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Barefoot Or Shod - Which Is Best?
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Barefoot Or Shod - Which Is Best?

Keeping horses ‘barefoot’ has never been so popular.  So, why is this and what advantage does it have over traditional shoeing?

Economy

Keeping your horse without shoes on is obviously cheaper than having him shod every four to six weeks.  You could even learn to maintain your horse’s feet yourself.  Barefoot supporters also claim that the horse’s foot is able to function more naturally without shoes and remains healthier, so you’ll have fewer vet bills too.

Healthy Hooves and Better Movement

When a rigid shoe is placed onto the horse’s foot, it takes away the foot’s ability to flex and act as a natural shock absorber.  This can lead to poor circulation inside the foot leaving it prone to injury and disease.  Shoes raise the horse’s foot so that the shock-absorbing frog is not in contact with the ground.  This leaves the hoof walls to take the strain instead, passing the concussive impact on to the joints.

The weight of a set of shoes affects the flight of the limbs, and consequently alters stride length and action.  Horses rely on feel when moving across the ground because they can’t see where they are putting their feet.  Shoes take away this sensation, making the horse more prone to stumbles and trips.  Barefoot hooves have a certain amount of grip too making them more secure on slippery surfaces like tarmac. 

Steel shoes can cause injury to the wearer, his handlers and his field mates.  Barefoot is clearly the safer option for all concerned.

Farriers’ Argument

Farriers argue that horses are shod to make their feet better able to withstand the increased wear and tear brought about by ridden work.  They maintain that barefoot hooves are more easily broken and prone to cracking especially during spells of very dry weather.  Shoes can be fitted with studs to help a horse balance when working on slippery grass or when jumping.  Horses with poor foot conformation or those recovering from injury can be greatly helped by remedial shoeing.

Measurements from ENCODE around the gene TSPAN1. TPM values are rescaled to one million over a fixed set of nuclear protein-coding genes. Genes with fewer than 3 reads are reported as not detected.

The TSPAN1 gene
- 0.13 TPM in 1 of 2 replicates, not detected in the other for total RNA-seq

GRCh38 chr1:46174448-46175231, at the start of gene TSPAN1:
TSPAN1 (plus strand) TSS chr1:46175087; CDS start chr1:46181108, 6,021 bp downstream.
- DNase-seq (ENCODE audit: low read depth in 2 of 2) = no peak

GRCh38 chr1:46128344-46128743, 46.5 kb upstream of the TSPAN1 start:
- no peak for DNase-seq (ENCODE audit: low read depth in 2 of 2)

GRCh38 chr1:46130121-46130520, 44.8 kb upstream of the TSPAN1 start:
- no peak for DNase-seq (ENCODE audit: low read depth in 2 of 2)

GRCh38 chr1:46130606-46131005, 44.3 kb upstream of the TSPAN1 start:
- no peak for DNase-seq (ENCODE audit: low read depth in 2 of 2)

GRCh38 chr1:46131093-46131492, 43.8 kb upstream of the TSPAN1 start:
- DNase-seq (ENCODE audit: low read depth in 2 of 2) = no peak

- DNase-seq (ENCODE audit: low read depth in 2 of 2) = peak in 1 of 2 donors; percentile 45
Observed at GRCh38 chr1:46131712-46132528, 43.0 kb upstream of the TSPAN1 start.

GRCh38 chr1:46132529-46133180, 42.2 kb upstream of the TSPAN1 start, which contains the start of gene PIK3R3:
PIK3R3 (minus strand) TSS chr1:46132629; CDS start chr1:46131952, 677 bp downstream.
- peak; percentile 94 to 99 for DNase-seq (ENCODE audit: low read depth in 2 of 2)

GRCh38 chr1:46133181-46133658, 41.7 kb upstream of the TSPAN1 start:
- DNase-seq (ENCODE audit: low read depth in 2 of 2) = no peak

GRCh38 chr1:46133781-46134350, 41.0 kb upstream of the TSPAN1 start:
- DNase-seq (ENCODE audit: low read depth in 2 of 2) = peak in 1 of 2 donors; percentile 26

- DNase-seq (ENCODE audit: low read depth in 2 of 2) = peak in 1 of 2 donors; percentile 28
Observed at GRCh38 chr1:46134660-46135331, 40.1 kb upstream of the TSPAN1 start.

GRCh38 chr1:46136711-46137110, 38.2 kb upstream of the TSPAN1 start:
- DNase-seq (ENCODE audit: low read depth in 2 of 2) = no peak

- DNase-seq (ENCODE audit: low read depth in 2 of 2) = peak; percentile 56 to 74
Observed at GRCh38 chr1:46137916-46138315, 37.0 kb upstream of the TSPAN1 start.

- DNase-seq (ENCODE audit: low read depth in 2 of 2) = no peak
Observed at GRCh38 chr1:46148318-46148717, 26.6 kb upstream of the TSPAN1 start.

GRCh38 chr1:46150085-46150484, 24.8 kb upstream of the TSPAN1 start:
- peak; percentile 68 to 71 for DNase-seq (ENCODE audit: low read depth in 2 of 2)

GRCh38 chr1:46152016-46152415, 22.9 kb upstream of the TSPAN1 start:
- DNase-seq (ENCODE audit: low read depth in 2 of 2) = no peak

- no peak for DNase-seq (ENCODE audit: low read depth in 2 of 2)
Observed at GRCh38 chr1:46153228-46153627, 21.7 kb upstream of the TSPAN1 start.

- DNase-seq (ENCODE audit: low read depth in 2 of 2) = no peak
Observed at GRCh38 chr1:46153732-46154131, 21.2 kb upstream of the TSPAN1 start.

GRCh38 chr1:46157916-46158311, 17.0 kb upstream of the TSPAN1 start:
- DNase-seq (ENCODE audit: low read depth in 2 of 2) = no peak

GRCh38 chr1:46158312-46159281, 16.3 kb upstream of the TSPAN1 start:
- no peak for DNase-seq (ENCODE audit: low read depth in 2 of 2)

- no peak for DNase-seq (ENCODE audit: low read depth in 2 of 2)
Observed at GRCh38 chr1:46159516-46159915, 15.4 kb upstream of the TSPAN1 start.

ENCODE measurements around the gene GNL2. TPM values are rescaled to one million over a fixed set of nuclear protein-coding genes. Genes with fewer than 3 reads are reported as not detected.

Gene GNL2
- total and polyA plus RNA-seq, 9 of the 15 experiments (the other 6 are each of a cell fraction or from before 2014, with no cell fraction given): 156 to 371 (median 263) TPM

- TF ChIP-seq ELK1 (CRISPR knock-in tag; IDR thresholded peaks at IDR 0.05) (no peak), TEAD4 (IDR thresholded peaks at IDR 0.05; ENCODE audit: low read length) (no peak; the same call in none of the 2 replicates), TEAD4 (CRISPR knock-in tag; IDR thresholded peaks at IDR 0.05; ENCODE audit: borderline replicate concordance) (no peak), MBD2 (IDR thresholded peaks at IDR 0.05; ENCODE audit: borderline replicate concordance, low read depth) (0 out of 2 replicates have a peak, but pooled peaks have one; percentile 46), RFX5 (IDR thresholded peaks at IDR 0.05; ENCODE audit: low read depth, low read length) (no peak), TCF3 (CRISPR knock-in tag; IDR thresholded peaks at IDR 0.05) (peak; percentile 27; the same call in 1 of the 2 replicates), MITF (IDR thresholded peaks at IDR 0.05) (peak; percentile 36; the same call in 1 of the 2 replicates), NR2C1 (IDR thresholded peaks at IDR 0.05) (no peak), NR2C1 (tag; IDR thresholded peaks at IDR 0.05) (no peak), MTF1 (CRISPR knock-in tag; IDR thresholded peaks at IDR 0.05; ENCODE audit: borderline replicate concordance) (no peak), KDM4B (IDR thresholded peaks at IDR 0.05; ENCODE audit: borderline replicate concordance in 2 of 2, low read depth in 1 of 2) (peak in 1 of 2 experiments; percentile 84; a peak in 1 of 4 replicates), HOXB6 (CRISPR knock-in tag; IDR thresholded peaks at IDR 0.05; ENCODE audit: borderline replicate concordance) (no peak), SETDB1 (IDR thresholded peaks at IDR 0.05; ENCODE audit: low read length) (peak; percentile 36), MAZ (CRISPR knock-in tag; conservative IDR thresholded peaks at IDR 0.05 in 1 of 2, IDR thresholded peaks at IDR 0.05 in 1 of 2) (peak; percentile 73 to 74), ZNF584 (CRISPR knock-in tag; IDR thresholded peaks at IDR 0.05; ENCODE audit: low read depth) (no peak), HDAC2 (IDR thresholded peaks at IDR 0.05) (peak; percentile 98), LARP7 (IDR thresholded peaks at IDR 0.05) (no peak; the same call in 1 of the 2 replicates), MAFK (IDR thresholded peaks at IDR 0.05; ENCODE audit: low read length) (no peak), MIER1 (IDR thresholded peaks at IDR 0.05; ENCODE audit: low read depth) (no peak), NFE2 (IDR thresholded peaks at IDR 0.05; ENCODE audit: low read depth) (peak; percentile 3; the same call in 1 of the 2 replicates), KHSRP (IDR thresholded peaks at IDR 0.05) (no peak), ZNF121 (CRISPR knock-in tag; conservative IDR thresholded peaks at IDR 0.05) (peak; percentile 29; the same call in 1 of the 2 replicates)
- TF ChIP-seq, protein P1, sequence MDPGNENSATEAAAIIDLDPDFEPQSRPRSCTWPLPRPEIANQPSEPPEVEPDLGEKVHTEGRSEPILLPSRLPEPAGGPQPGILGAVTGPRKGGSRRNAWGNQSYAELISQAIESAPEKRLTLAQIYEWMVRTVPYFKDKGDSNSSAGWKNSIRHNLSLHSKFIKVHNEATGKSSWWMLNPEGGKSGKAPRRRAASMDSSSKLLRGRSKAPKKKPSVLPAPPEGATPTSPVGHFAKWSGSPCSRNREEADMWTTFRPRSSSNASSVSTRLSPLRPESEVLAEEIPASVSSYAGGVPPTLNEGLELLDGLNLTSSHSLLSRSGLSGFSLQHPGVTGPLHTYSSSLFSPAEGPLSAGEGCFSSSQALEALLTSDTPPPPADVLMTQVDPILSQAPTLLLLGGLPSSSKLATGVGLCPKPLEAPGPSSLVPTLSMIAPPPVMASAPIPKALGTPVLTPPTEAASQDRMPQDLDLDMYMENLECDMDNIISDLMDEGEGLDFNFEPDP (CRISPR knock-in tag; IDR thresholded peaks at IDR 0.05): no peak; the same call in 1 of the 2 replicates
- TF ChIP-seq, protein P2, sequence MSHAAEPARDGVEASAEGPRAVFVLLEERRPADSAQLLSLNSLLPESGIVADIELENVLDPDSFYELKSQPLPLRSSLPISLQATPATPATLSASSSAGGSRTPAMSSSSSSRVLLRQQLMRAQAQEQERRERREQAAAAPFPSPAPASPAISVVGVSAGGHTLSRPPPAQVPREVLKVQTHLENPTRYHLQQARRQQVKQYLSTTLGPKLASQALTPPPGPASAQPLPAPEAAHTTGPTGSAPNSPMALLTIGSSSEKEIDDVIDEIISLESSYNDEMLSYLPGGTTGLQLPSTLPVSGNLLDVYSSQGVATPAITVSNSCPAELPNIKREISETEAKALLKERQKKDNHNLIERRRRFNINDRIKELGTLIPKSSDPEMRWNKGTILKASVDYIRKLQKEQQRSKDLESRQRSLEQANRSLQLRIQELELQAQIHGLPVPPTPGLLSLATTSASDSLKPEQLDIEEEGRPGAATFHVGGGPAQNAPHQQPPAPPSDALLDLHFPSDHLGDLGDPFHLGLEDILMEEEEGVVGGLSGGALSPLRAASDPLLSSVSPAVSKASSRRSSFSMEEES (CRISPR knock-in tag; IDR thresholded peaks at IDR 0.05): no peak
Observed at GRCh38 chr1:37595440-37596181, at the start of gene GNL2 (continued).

In Conclusion

It seems that there are arguments both for and against your horse going barefoot.  Horses living in the wild manage perfectly well without shoes, so do domesticated working animals really need them?

 

Image sourcehorsegroomingsupplies.com

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  1. PonyGirl
    PonyGirl
    Another interesting article. I think whether or not a horse needs shoes depends on the individual horse's feet, the amount of work he's doing and the surface he's moving over. I currently have all 3 of my horses barefoot. One horse is retired. I kept him shod throughout his working life. The other two horses are working, but are accustomed to being barefoot and are only worked on a manicured track surface. I think the wild horse argument is bogus. Feral horses with bad feet didn't survive very long. They have bred selectively for sturdy feet (in some cases for hundreds of years). Our domestic horses have not had tender feet bred out of them, since humans are capable of helping them with their foot problems. Otherwise, there's definitely pros and cons to both ways of caring for feet.